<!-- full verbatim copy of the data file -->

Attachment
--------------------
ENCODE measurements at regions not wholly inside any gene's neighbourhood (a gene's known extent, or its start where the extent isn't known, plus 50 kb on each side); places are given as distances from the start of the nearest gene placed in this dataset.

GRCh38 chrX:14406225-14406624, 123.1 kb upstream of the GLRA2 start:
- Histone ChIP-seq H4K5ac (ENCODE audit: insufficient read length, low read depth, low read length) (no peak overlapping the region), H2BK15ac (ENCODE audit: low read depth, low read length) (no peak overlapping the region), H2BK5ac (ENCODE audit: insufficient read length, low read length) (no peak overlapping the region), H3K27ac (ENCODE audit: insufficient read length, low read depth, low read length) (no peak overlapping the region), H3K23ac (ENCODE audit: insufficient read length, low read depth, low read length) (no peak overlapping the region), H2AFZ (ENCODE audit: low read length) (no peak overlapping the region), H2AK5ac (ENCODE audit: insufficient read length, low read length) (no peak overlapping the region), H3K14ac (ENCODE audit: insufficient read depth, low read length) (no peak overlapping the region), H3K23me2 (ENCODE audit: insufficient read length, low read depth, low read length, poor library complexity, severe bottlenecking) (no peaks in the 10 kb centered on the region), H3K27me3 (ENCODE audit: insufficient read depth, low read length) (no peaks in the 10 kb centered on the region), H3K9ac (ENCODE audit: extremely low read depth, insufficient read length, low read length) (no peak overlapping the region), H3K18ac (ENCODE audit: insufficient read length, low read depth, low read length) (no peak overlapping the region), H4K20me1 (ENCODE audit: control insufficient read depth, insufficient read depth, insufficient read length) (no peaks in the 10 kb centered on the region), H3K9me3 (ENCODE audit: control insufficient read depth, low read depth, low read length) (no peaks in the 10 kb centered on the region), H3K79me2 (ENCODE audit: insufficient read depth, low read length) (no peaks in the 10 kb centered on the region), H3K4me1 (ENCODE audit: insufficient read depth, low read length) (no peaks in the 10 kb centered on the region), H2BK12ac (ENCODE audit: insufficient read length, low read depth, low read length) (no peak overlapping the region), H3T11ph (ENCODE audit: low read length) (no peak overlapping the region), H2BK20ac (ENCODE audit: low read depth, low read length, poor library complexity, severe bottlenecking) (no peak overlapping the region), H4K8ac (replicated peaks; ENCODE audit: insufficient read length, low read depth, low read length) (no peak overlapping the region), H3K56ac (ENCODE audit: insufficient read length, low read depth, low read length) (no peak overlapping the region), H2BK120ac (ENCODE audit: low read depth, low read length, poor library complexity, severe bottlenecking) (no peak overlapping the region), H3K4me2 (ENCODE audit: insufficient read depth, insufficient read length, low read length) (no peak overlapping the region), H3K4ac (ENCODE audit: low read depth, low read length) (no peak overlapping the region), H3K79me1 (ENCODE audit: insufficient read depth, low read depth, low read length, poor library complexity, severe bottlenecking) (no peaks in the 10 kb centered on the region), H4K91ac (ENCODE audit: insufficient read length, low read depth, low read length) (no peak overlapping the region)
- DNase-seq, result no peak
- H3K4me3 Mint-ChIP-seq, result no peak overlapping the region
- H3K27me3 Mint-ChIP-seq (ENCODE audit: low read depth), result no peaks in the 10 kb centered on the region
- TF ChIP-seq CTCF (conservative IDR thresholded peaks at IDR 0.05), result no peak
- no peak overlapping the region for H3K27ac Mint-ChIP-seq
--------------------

ENCODE measurements at regions not wholly inside any gene's neighbourhood (a gene's known extent, or its start where the extent isn't known, plus 50 kb on each side); places are given as distances from the start of the nearest gene placed in this dataset.

GRCh38 chrX:14406225-14406624, 123.1 kb upstream of the GLRA2 start:
- Histone ChIP-seq H4K5ac (ENCODE audit: insufficient read length, low read depth, low read length) (no peak overlapping the region), H2BK15ac (ENCODE audit: low read depth, low read length) (no peak overlapping the region), H2BK5ac (ENCODE audit: insufficient read length, low read length) (no peak overlapping the region), H3K27ac (ENCODE audit: insufficient read length, low read depth, low read length) (no peak overlapping the region), H3K23ac (ENCODE audit: insufficient read length, low read depth, low read length) (no peak overlapping the region), H2AFZ (ENCODE audit: low read length) (no peak overlapping the region), H2AK5ac (ENCODE audit: insufficient read length, low read length) (no peak overlapping the region), H3K14ac (ENCODE audit: insufficient read depth, low read length) (no peak overlapping the region), H3K23me2 (ENCODE audit: insufficient read length, low read depth, low read length, poor library complexity, severe bottlenecking) (no peaks in the 10 kb centered on the region), H3K27me3 (ENCODE audit: insufficient read depth, low read length) (no peaks in the 10 kb centered on the region), H3K9ac (ENCODE audit: extremely low read depth, insufficient read length, low read length) (no peak overlapping the region), H3K18ac (ENCODE audit: insufficient read length, low read depth, low read length) (no peak overlapping the region), H4K20me1 (ENCODE audit: control insufficient read depth, insufficient read depth, insufficient read length) (no peaks in the 10 kb centered on the region), H3K9me3 (ENCODE audit: control insufficient read depth, low read depth, low read length) (no peaks in the 10 kb centered on the region), H3K79me2 (ENCODE audit: insufficient read depth, low read length) (no peaks in the 10 kb centered on the region), H3K4me1 (ENCODE audit: insufficient read depth, low read length) (no peaks in the 10 kb centered on the region), H2BK12ac (ENCODE audit: insufficient read length, low read depth, low read length) (no peak overlapping the region), H3T11ph (ENCODE audit: low read length) (no peak overlapping the region), H2BK20ac (ENCODE audit: low read depth, low read length, poor library complexity, severe bottlenecking) (no peak overlapping the region), H4K8ac (replicated peaks; ENCODE audit: insufficient read length, low read depth, low read length) (no peak overlapping the region), H3K56ac (ENCODE audit: insufficient read length, low read depth, low read length) (no peak overlapping the region), H2BK120ac (ENCODE audit: low read depth, low read length, poor library complexity, severe bottlenecking) (no peak overlapping the region), H3K4me2 (ENCODE audit: insufficient read depth, insufficient read length, low read length) (no peak overlapping the region), H3K4ac (ENCODE audit: low read depth, low read length) (no peak overlapping the region), H3K79me1 (ENCODE audit: insufficient read depth, low read depth, low read length, poor library complexity, severe bottlenecking) (no peaks in the 10 kb centered on the region), H4K91ac (ENCODE audit: insufficient read length, low read depth, low read length) (no peak overlapping the region)
- DNase-seq, result no peak
- H3K4me3 Mint-ChIP-seq, result no peak overlapping the region
- H3K27me3 Mint-ChIP-seq (ENCODE audit: low read depth), result no peaks in the 10 kb centered on the region
- TF ChIP-seq CTCF (conservative IDR thresholded peaks at IDR 0.05), result no peak
- no peak overlapping the region for H3K27ac Mint-ChIP-seq